Thus Barbara, who is confined to a wheelchair while she recuperates from surgery, had just barely enough room for her chair...and saw absolutely nothing each time the able-bodied fans in front of her moved, which was often. They routinely crawled over her for a shortcut to the bathroom. Furthermore, the ledge which was deemed 'accessible' had no rail or edge to prevent her from rolling right off the landing and down 20 rows. "When you're in a wheelchair and it's fifteen minutes before game time, all you see are bodies," she frets. "I haven't seen anything of this arena yet, and I can only see half the game because...of the people sitting in front of me."
The aforementioned bad elevators? Programmed to favor the club level uber alles. The Parkers weren't permitted to use the elevators before or after the game; beats us how they're supposed to get the sixth floor. Even Peter Bondra couldn't get into the elevator. A 15-minute wait just to get into the elevator meant no food or drink during the game, not that one could afford it. ($6.50 for a beer. That should sober up a few people in more ways than one.) And Bruce Parker didn't have a chair to sit in until after numerous complaints were issued to management.
Meanwhile, other longtime users of accessible seating at the USAir Arena found themselves expected to squeeze past 20 seated people without falling over the next row of seats. Not easy when you move well; severe arthritis and it's impossible, as Cliff and Nancy Odom discovered. They were too distressed over the situation to comment. After the game it was found another section of physically challenged fans were facing an identical situation on the other end of the press area. Real top of the line planning.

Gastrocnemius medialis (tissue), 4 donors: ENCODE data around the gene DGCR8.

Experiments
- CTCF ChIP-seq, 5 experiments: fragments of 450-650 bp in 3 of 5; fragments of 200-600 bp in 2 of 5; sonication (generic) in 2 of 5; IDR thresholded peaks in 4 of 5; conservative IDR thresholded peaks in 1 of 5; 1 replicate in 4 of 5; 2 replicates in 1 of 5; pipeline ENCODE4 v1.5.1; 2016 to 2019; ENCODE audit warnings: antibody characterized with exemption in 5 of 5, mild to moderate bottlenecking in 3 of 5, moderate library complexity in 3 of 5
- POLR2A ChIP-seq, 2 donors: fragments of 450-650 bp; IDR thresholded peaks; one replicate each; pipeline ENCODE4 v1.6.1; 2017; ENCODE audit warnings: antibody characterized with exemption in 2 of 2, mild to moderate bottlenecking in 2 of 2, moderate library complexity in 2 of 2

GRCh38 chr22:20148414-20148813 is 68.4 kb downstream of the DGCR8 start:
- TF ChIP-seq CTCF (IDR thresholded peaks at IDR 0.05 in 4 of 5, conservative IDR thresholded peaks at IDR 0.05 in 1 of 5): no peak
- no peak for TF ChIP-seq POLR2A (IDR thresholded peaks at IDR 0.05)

Management wasn't done with these folks yet either; the escalators were shut down at the end of the game and the elevators limited to those headed down from the club level. Use the stairs or sleep in the building. Or win the lottery, since the MCI Center is clearly intended only for persons of like financial means.
Most of the people assigned 'accessible' seating for the game are now in the process of filing complaints with the Department of Justice, among other organizations. Does complaining help? Barbara Parker called the MCI Center's accessible seating director prior to the next game there to ask if any progress was being made on the complaints: she reports the seating director told her "you get what you pay for" and hung up on her.
And if overall attendance is any indication, able-bodied people don't think much of the place either; by the third game in the building, actual attendance was down to about 7,500. Even the paid numbers aren't half the capacity.
If the MCI Center is the future of hockey arenas, well...you know, Hershey is a nice place. Chesapeake has possibilities. The Capitals don't.